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SEABHS
611 W. Union Street
Benson, AZ 85602
(520) 586-0800

NurseWise 24-Hr Crisis Line
1-866-495-6735

NAZCARE Warm Line
1-888-404-5530


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Child & Adolescent Development: Overview
Impulse Control Disorders

Privacy Issues, Identity Theft and Online Reputation Concerns

Angela Oswalt Morelli , MSW, edited by Mark Dombeck, Ph.D.

Social networking sites like Facebook and Myspace allow people to create mini websites that include information about themselves, their activities, their likes, their hobbies, photos, and other fun applications that illustrate their personalities. With these websites, people link their websites with others' websites, to become "friends." Friends can see one another's pages and can communicate publicly on one another's "walls" or public space on the site or through e-mail-like functions. Youth can also search for new friends through the site on the basis of mutually expressed interests.

Social network sites encourage widespread sharing of personal information among friends, who may update their pages to describe what they are doing multiple times a day. A consequence of this culture of sharing is that today's children do not feel the need to keep details of their lives private as have older generations. On many of these sites, only people youth accept as "friends" are allowed to see their pages, but many youth find pride in collecting as many "friends" as possible, often befriending 1,000 or more and rendering the distinction between friend and acquaintance non-existent.

Youth do not often think about the consequences associated with over-sharing personal information within social networks and blogs. Most adults would never hang out a giant public sign listing their name and personal information in the center of town for everyone to see, but today's children do not typically think twice about doing exactly this on the Internet. Children who are not careful about what personal information they share through Online social networking sites, blogs, posts, videos, picture mail, texts, and other communications, can make themselves vulnerable targets for unwanted and undesirable attention.

Youth can have their identities stolen, just like adults. If thieves get enough of the right data, they can open up credit accounts in children's names and run up large bills, which can result in years of financial headache for parents and children to deal, including undesirable financial consequences for children down the line such as difficulty obtaining student loans, renting an apartment, or establishing credit. As well, youth's over-sharing of private information can put families at risk for traditional theft such as home robberies, if, for example, a youth tweets or broadcasts on her blog that her family is visiting relatives out of state, the exact dates of the trip, and the family's address.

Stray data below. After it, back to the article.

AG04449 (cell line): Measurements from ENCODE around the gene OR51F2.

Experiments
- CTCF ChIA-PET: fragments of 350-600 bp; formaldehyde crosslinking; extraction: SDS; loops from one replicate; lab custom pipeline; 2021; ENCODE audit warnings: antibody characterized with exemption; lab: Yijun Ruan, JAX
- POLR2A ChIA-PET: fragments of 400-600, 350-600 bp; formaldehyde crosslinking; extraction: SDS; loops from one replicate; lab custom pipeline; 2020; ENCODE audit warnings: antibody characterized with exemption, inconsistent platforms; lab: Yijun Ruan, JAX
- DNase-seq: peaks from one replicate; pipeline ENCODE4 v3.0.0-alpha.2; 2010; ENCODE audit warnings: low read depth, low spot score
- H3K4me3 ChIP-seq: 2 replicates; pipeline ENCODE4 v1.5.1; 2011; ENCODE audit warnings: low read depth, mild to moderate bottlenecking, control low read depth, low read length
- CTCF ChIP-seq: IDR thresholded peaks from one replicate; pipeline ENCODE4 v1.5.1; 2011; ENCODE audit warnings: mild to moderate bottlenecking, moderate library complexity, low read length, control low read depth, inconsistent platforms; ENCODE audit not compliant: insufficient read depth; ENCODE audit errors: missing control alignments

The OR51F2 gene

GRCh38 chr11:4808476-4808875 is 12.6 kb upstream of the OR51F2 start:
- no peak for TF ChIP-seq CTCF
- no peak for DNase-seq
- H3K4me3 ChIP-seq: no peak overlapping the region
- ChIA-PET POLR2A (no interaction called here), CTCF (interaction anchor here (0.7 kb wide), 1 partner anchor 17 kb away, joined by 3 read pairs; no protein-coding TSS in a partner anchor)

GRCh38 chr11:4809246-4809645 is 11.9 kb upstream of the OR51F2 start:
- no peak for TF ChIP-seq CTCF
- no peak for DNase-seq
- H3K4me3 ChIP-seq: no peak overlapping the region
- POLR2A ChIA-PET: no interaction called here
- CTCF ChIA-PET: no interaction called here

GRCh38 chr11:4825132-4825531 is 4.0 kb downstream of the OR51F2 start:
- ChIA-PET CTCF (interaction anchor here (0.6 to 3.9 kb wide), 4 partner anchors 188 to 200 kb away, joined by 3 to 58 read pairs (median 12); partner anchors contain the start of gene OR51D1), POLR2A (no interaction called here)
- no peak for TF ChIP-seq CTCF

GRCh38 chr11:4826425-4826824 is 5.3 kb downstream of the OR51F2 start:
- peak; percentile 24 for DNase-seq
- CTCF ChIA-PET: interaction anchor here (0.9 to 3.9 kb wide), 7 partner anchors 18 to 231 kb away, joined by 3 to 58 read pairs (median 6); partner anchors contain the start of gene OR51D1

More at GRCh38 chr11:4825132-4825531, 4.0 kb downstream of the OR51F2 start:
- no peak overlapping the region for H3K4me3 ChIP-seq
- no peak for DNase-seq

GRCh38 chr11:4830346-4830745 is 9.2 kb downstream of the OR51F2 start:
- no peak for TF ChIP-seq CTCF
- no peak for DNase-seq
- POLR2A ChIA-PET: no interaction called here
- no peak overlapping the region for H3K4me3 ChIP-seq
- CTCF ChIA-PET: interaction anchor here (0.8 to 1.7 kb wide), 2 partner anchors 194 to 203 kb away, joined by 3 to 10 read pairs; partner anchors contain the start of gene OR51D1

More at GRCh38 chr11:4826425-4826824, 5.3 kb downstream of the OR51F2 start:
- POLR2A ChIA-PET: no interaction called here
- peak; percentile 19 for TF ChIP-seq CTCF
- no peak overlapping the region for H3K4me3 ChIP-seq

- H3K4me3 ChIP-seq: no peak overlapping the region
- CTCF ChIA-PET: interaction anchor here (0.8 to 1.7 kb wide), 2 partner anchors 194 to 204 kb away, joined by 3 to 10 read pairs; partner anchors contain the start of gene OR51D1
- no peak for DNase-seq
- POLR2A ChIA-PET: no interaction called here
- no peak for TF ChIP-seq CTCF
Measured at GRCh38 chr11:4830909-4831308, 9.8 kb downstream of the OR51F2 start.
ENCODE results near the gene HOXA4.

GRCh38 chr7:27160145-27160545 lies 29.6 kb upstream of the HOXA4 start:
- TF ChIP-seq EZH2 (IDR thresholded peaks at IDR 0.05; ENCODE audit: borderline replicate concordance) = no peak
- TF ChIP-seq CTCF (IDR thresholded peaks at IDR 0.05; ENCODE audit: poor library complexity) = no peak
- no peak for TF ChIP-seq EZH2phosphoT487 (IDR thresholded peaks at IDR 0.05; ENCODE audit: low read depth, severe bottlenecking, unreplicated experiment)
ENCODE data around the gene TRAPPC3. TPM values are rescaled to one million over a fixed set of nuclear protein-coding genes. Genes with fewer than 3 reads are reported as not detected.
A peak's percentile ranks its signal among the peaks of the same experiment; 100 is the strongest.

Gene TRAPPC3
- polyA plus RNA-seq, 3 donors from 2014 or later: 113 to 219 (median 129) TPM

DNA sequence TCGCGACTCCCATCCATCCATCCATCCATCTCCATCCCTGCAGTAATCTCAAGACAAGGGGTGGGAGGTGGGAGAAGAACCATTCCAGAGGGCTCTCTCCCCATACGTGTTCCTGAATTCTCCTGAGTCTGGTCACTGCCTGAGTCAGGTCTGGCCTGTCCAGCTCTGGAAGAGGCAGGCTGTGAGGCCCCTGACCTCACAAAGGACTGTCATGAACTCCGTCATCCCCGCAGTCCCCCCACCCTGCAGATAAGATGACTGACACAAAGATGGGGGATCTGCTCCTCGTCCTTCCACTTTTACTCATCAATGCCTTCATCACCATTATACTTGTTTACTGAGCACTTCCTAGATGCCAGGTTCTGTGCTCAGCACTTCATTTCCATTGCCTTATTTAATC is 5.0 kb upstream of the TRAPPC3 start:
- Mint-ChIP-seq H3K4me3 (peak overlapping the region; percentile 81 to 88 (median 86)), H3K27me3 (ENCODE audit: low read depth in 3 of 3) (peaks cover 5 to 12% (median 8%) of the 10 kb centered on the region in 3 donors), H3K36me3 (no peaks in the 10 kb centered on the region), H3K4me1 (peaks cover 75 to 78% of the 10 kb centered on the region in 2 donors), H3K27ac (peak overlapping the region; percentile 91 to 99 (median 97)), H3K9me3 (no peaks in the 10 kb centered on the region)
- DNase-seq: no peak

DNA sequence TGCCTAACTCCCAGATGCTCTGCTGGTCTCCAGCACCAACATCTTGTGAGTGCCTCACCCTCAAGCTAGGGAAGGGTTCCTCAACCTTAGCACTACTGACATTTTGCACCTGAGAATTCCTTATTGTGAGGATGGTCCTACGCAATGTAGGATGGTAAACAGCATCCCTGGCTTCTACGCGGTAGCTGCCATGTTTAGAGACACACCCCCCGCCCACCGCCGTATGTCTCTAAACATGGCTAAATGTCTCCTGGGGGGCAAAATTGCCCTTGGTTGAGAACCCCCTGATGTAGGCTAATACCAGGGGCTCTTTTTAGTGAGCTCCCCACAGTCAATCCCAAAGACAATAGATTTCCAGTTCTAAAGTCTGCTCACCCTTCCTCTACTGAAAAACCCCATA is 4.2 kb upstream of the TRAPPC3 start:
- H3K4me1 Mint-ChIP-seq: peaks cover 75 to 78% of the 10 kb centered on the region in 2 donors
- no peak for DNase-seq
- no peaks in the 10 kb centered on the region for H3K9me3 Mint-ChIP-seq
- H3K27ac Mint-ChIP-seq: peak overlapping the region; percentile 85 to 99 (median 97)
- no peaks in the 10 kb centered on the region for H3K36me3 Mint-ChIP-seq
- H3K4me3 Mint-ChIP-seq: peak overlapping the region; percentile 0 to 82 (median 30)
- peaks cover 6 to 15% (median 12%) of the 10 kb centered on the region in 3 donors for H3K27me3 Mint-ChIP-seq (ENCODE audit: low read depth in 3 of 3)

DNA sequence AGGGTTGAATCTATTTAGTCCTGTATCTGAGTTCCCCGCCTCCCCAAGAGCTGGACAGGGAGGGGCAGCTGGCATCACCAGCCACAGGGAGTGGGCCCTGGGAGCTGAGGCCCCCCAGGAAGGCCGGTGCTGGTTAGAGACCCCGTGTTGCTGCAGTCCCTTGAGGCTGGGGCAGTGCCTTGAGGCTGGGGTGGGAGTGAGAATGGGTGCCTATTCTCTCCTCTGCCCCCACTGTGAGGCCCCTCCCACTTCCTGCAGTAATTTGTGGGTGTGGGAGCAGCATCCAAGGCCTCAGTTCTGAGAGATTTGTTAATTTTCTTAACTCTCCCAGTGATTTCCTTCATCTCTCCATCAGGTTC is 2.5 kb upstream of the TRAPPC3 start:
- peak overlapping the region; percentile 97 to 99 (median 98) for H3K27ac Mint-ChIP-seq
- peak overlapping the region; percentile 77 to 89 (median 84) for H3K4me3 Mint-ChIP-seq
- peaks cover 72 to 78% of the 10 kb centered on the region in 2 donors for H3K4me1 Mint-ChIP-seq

Children do not realize that a great deal of the Internet related posting they engage in is archived in some fashion or another and may remain searchable for years. It is this tendency of the Internet to become archived and to persist for years which gets some kids into trouble. Employers, private schools, and other activity directors search for candidate activity on social networking sites in an effort to try to learn the true character of those candidates before making admissions or hiring decisions. Embarrassing pictures with inappropriate captions including children's name, vulgar or crude descriptions of themselves or their interests, and culturally insensitive posted quotes, videos, and jokes can all damage a young person's reputation. As well, children sometimes will document their experimentation with tobacco, alcohol, or drugs in the form of text, photographs or video posted to social network and community websites. Children who do this sort of thoughtless documentation may find themselves removed from a school sports team or other extracurricular group when such incriminating evidence is brought to their school staff's attention.

It's important for parents to keep children's casualness towards privacy in perspective. Children's lack of privacy concern is partially due to inexperience and partially to a shift in culture, but also partially due to their immature developmental state. The part of the brain that makes decisions, reasons, and thinks through what the future consequences of particular actions may be is not fully developed until children are in their early 20s! It is not useful to hold children to a higher standard of awareness than they are capable of meeting. Instead, concerned parents can help children avoid mistakes by educating children as to the nature of the dangers they face.